Is KYC necessary to create a draft demand

Like many investors, we are thinking about the possible long-term effects of the COVID-19 crisis. It's early days, of course, but we believe that the aftermath of the pandemic could transform the relationship between companies, their stakeholders and the government in ways that could have significant long-term consequences for stock investors.

In this article, we look at two aspects of this topic: ESG and the realignment of stakeholder interests, and stimulus measures and the likelihood of higher taxes and inflated sovereign debt.

ESG and the realignment of stakeholder interests

Since the first coronavirus outbreak, many companies have made efforts to help their employees and customers who are particularly vulnerable to the financial and health risks associated with COVID-19. This has often resulted in actions that benefit stakeholders (including employees and society at large) rather than shareholders in the short term. However, it is unclear to what extent this development will last.

These measures include dividend cuts and share buybacks. This reverses the trend from the time after the financial crisis, which was accompanied by increasing payout ratios and buybacks. These were often financed by issuing corporate bonds, especially in the US. Higher dividends and buybacks went to the benefit of the capital owners, who were able to increase their earnings considerably as a result. In addition, over the past 20 years, a growing proportion of companies in the S&P 500 have linked CEO salaries to shareholder returns.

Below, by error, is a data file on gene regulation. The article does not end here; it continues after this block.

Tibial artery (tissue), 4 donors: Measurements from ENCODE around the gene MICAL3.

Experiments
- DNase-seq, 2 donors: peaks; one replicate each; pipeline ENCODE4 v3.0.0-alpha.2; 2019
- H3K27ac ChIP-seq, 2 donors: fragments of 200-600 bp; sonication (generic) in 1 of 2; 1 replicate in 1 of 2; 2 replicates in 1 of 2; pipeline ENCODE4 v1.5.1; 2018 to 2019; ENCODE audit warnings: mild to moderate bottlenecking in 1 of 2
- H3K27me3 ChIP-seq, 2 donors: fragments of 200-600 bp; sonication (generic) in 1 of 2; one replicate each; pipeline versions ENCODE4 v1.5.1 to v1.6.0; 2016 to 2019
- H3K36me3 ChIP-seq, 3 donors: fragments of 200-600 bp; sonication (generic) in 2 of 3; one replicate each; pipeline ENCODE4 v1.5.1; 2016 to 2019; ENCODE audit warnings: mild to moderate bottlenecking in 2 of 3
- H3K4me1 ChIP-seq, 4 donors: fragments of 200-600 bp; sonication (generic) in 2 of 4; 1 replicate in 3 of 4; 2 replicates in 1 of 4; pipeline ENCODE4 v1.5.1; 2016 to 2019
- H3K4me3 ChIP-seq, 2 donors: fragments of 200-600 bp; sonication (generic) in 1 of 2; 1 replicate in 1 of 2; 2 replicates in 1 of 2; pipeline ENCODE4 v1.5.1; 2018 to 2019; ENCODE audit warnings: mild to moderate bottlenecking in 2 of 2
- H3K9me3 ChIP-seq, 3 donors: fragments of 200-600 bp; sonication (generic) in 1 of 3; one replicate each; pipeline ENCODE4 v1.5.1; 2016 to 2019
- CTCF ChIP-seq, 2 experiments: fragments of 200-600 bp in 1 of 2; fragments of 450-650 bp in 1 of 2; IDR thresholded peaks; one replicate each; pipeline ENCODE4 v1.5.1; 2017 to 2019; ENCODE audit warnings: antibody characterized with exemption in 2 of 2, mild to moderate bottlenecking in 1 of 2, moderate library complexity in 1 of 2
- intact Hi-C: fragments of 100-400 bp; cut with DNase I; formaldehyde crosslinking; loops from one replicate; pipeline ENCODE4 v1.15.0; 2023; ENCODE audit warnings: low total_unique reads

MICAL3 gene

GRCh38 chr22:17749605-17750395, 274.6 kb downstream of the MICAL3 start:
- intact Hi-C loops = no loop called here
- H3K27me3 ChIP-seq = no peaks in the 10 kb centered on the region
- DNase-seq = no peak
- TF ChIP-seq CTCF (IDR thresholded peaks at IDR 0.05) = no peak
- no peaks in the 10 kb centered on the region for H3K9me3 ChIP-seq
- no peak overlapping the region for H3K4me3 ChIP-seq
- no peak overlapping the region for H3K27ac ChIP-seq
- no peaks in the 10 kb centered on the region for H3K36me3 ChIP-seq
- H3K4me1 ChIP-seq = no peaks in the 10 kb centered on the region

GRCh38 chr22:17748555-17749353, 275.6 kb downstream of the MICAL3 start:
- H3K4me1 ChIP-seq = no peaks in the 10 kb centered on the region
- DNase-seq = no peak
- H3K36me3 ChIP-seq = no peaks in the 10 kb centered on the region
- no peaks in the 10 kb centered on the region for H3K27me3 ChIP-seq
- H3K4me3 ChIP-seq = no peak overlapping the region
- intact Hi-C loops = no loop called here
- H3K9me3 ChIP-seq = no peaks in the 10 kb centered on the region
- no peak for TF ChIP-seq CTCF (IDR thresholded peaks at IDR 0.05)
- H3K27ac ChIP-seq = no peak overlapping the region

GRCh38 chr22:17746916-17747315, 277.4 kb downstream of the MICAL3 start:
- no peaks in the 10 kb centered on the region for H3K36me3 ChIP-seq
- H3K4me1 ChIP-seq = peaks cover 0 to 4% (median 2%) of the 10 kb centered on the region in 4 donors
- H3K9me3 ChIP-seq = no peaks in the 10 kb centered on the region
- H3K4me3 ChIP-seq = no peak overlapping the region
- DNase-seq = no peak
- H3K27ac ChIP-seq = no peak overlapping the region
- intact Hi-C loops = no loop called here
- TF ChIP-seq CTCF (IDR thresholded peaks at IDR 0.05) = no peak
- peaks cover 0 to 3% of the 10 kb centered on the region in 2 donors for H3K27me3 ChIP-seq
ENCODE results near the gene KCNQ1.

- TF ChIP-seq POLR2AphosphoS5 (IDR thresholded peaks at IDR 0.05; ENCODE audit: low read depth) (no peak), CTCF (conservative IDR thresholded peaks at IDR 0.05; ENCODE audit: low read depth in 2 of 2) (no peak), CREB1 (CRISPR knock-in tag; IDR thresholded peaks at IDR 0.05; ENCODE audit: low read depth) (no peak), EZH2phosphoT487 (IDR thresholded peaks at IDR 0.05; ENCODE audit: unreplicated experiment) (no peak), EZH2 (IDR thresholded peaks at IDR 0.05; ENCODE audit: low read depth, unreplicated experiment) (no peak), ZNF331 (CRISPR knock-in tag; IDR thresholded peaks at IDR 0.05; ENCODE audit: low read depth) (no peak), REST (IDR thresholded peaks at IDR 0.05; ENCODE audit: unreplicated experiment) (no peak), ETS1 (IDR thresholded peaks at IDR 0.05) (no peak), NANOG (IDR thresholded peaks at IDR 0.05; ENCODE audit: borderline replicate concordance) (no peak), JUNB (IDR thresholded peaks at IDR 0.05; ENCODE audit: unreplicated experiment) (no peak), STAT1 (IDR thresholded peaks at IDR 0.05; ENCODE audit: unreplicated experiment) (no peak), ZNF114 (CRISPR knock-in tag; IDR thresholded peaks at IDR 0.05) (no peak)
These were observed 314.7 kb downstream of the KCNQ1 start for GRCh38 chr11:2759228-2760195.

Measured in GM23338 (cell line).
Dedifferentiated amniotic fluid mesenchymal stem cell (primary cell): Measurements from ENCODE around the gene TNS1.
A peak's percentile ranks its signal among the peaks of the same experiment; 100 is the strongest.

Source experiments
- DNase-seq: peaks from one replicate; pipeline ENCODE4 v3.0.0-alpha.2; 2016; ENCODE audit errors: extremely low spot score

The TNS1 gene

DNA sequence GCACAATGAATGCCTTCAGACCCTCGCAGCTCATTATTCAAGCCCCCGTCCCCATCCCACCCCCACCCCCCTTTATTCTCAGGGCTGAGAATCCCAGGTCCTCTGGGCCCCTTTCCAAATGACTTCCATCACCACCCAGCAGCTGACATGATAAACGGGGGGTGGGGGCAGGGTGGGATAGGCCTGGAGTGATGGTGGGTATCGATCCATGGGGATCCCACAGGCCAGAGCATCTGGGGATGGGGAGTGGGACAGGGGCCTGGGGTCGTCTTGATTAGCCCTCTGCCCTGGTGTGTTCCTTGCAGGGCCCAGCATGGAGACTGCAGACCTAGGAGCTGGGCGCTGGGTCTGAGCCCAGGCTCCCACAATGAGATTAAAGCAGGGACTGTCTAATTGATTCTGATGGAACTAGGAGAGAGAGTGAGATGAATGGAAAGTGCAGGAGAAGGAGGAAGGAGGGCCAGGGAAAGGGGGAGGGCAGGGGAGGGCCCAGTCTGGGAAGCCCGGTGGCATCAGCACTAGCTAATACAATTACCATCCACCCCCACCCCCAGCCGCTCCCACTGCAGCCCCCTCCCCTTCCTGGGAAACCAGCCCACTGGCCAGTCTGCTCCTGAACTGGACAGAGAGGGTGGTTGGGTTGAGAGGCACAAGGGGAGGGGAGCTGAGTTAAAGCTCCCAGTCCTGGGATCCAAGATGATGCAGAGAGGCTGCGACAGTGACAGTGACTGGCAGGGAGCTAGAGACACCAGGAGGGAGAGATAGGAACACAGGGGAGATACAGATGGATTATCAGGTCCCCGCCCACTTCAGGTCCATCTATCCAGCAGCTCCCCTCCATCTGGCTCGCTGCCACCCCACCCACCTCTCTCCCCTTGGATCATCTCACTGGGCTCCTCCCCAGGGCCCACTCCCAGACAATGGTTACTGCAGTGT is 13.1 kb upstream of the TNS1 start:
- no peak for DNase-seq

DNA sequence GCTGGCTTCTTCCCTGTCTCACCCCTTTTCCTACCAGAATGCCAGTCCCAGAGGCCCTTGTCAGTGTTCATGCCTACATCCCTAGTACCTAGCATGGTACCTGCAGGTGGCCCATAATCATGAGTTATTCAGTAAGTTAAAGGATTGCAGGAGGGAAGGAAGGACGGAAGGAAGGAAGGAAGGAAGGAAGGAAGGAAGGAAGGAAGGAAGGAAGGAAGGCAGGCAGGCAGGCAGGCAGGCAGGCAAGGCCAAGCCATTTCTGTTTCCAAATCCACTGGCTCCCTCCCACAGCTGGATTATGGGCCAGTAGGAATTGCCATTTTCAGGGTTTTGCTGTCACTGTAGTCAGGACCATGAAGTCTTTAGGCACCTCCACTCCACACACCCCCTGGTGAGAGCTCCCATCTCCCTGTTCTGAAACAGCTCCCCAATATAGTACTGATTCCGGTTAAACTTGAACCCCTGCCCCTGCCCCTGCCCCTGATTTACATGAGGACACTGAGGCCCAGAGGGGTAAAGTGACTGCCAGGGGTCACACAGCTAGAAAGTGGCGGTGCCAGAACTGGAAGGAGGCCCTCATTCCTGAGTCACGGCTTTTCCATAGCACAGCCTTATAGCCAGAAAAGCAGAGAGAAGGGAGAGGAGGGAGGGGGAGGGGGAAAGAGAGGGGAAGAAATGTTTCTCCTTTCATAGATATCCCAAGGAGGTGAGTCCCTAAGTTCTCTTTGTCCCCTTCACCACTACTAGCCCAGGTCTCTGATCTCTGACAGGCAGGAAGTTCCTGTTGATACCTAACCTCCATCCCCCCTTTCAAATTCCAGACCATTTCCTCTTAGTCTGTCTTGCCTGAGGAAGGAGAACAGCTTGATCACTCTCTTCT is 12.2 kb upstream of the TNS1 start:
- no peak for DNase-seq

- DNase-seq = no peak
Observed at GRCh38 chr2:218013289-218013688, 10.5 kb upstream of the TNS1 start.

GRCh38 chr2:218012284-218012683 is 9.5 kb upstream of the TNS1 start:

Given the global pandemic, companies are cutting their dividends as well as their buyback programs. At the same time, they strive to help their customers and employees. For example, UK real estate company Rightmove announced a significant cut in the fees it charges from independent real estate and rental agents. The banks announced the postponement of principal payments, and US auto insurers have agreed to reimburse part of the surplus profits resulting from the lower accident rate due to lower mileage during the crisis. A leading European luxury goods company manufactures hand sanitizer in its perfume factories and plans to sell 40 million face masks.

In emerging markets, companies are taking similar steps to support their communities, employees and business partners. Shortly after the pandemic began, a leading Chinese restaurant chain provided rescue workers with free meals and introduced health insurance for all restaurant managers in Wuhan Province, China, where the virus first appeared. To meet the demand for personal protective equipment for medical workers, a Belarus-based digital design company developed a surgical mask that can be 3D printed. The design and manufacturing instructions are free. In Brazil, a large retailer offered various types of support to its suppliers, including: extended credit lines and help with access to market finance.